1. Not only is there something wrong with your logic, you also haven’t read what it says in the Big Red Box – in particular where it says: Please don’t put alternative clues in your comment.

          1. Oops! So very very sorry! Don’t comment for ages and then screw it all up in one go. I will return duly chastened to lurkers’ corner.

  11. Well, it’s all go today – firstly there’s Arsenal v Tottenham then there’s the Rugby and some then more Rugby and there’s also Everton v Liverpool to be fitted in somehow!

    But over and above this I’ve managed to fit in this puzzle which wasn’t too bad, just about right, a few anagrams and a couple more tricky ones thrown in to add to the fun!

    Onwards and upward – my OH is a star for putting up with me and my sports obsession – I’ll pay for it later’ http://bigdave44.com/wp-content/plugins/wp-monalisa/icons/wpml_heart.gif

    1. Difficult day in my house. I’m an evertonian and mrs vbc is a Liverpudlian. I suspect I’ll be making dinner as penance should we win – although on current form i doubt it. the puzzle was very straightforward and probably enjoyable as I had a lot to do yesterday evening so needed a quick finish. Thanks to the setter and BD for the review.

  12. Déjà vu!

    Yesterday in Cardiff the team playing in white came from behind at half-time to beat the team in red. Guess what’s just happened at White Hart Lane!

  13. High BD. Yes, good win for Spurs. Saw them toy with West Brom last week. Ouch. Anyway, all done. Zipped away but messed up 8d rather foolishly. Last in was 13a – new one on me. Have a good weekend one and all. Thanks BD and for the interesting comments. Great rugby last night too.

  14. Just right level of application required today however not overly entertaining. Struggle in NE corner also delayed me a bit. A few nicely enigmatic clues including 17d which was probably my fav. Would have been nice to have a 27d from Miss Callas in the hint although I know she features here fairly regularly. Thanks Mr. Ron and BD. ***/***.http://bigdave44.com/wp-content/plugins/wp-monalisa/icons/icon_neutral.gif Now back to the rugby.

  15. Although the bulk of this puzzle was fairly straight forward I found some of the answers to be a little less then definite. However I think I have completed it without recourse to the hints and should I not win then I will just have to wait until Friday to check.
    Thank you setter and BD for the hints.

  16. I joined the gang of all those who struggled with the NE corner, I was such a happy old lady until I hit the buffers. Also needed BRB to spell 16a which did not help. Thanks to setter and BD for firstly confusing me then sorting me out. Off to try GK. http://bigdave44.com/wp-content/plugins/wp-monalisa/icons/wpml_bye.gif

  17. After the hysteria over here concerning a far more inferior game with an oval ball (college football vies with God and Guns as the State obsession)… It was a joy to sneak away from work to watch England v Wales in the company of a Frenchman, Kiwi and Aussie. A much superior game… although this match was nail biting at first! Nice Saturday offering, enjoyable and I confess to struggling a bit with the NE corner. It appears I am in good company!

  18. Thank you setter for an enjoyable puzzle. Like most the NE corner was last in. Lovely day here in Bamburgh after driving through thick fog most of the way. Thanks BD for the hints, in particular 13a.

  19. I could do this puzzle but didn’t really enjoy it as I am clearly not at all on the same wavelength as the compiler today….and as a flautist I did take umbrage at 24a.!!!!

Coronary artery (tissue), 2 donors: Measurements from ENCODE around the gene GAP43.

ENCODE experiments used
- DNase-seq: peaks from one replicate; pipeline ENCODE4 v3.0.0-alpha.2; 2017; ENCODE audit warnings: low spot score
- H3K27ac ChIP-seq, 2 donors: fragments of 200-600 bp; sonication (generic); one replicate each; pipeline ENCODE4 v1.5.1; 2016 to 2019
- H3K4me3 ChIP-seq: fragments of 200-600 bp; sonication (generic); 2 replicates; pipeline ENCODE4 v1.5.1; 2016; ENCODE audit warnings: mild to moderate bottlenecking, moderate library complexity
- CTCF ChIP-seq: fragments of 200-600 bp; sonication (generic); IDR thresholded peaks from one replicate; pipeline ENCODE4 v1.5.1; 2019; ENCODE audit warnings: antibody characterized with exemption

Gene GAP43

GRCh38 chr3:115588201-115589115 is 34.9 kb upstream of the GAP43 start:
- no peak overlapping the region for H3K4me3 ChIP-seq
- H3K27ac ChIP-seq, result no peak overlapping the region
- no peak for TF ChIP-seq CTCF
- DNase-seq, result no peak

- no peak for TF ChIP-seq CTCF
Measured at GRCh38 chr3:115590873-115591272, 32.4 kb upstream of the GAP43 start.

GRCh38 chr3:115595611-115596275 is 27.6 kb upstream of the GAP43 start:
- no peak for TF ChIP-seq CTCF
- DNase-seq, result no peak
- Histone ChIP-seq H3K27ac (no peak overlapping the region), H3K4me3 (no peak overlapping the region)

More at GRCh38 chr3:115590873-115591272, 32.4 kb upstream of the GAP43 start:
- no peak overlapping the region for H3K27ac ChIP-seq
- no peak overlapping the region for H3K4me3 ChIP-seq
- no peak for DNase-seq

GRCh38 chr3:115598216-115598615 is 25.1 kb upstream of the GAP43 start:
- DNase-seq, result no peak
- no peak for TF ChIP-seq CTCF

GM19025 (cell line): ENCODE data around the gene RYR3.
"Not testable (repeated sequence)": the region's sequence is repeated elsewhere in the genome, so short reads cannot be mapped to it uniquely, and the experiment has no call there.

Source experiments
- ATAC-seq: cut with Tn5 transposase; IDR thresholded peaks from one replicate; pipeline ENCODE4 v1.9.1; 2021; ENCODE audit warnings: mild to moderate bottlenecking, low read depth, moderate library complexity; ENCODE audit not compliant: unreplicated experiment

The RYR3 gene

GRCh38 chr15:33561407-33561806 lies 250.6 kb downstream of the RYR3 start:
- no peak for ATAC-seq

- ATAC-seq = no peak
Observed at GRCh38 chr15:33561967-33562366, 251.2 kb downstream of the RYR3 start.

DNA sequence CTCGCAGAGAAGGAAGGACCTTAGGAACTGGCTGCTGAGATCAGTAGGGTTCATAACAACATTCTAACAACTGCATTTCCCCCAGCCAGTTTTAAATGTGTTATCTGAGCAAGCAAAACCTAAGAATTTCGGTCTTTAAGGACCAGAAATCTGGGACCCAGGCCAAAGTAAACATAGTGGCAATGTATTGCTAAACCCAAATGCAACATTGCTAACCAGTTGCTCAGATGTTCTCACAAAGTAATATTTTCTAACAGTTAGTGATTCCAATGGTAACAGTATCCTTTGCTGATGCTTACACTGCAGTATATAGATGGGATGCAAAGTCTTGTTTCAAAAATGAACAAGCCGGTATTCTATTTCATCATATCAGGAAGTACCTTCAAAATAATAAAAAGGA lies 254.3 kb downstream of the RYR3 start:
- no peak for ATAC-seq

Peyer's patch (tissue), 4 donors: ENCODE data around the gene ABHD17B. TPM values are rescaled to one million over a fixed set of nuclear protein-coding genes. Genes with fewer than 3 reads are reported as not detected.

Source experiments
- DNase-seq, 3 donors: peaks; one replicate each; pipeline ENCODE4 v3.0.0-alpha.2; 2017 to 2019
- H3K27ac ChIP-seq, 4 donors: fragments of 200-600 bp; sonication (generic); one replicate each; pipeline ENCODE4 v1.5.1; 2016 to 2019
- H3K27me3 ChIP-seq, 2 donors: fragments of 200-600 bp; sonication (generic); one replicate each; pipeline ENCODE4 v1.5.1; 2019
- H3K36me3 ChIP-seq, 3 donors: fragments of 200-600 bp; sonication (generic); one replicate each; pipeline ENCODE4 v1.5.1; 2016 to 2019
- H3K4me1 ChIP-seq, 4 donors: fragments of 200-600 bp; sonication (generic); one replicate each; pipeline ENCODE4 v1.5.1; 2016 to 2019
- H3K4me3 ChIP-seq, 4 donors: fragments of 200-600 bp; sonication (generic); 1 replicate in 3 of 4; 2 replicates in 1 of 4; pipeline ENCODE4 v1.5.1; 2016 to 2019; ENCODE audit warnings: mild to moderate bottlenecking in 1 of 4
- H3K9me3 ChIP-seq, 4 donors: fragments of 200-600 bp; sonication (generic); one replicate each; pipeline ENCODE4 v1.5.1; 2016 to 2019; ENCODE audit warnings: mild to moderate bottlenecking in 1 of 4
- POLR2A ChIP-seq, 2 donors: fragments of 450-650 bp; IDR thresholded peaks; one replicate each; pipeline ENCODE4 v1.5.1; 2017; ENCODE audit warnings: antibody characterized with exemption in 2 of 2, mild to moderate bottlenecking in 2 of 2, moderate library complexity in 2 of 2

Thanks BD I am not ashamed to say that I needed you today ( that infamous NE corner). Have a good w/e all

  20. I also found this pretty easy peasy apart from the NE, but it really didn’t take too long to sort it. Once I got 7a, all else fell into place. It took some time to work out the right jam.
    Thanks to setter and to BD for hints, only needed to confirm some answers.

  21. I might be showing my ignorance here, and I might upset some readers, but with the ban on including answers it strikes me as strange that they are provided for the images. At least on an iDevice, holding a finger on the image pops up the answer or enough to work it out.

    1. You’re dead right – I’ve just tried it and the answers are displayed if you touch the image – one for BD to sort out methinks! http://bigdave44.com/wp-content/plugins/wp-monalisa/icons/wpml_unsure.gif

  22. Thanks to Mr Ron and to Big Dave for the hints. A very enjoyable puzzle, I just needed the hint for 15d, can’t believe that I missed an anagram. Favourites were 18d&13a. Was 2*/4* for me. Great fun. Shame about the football, but I must admit that Spurs deserved it.

  23. I’m sure the Telegraph purposely edits an easy crossword on Saturdays just to get letters in the post.
    Don’t want to brag but I hardly put my pen down on this one.
    11a was my last one in and really favourite clue of the day.
    28a made me laugh because there is always a word that reminds me of someone. This time it was Maureen Lipman.
    Looks like the setter started something a bit naughty in the SE corner but stopped short with 22d.
    Thanks to the setter and to BD.
    Ps: Finition is so appropriate for the work you do as it normally applies to the endeavour to make perfect and could be easily associated to French Polishing.

  24. The Telegraph service which allows one to do puzzles on line for a modest fee is refusing to cooperate with me , and although I am ready and willing to pay , I wasted a half hour on Friday trying to make a payment.My laser got changed during the year and I am sure this willl happen to me again.
    The puzzle was easyish but I prefer doing it on line.

  25. I do agree the NE corner was much more difficult than the rest. Managed it with a little electronic help.
    Still very good fun to do – thanks to the setter and BD.

  26. I too struggled in the NE corner for too long. All became clear after I looked up the fungus. I knew what the second part had to be, so Mr Google provided the rest. After that, plain sailing. 3*/3*

  27. can anyone help with 11a (not mentioned above) – I got what I think is the right answer almost immediately – but can’t for the life of me see the cryptic bit !!

    1. 11a First to spot a spot of misguided flattery (4,4)
      An anagram (misguided ) of the initial letter of (first to) S[pot} with A SPOT OF

  28. Is there any kind person out there who could send me todays puzzle , I have made a payment with World Pay, but appearently it doesn’t kick in until tomorrow ?http://bigdave44.com/wp-content/plugins/wp-monalisa/icons/wpml_cry.gif

  29. I found this hard in the same NE area that others have mentioned.
    Still not clear on 21a, why is this answer in any way cryptic?

  30. Late as usual. Interested in the comments. Not the NE corner that foxed me. It was 21a. Thanks setter, BD, and all for comments

Comments are closed.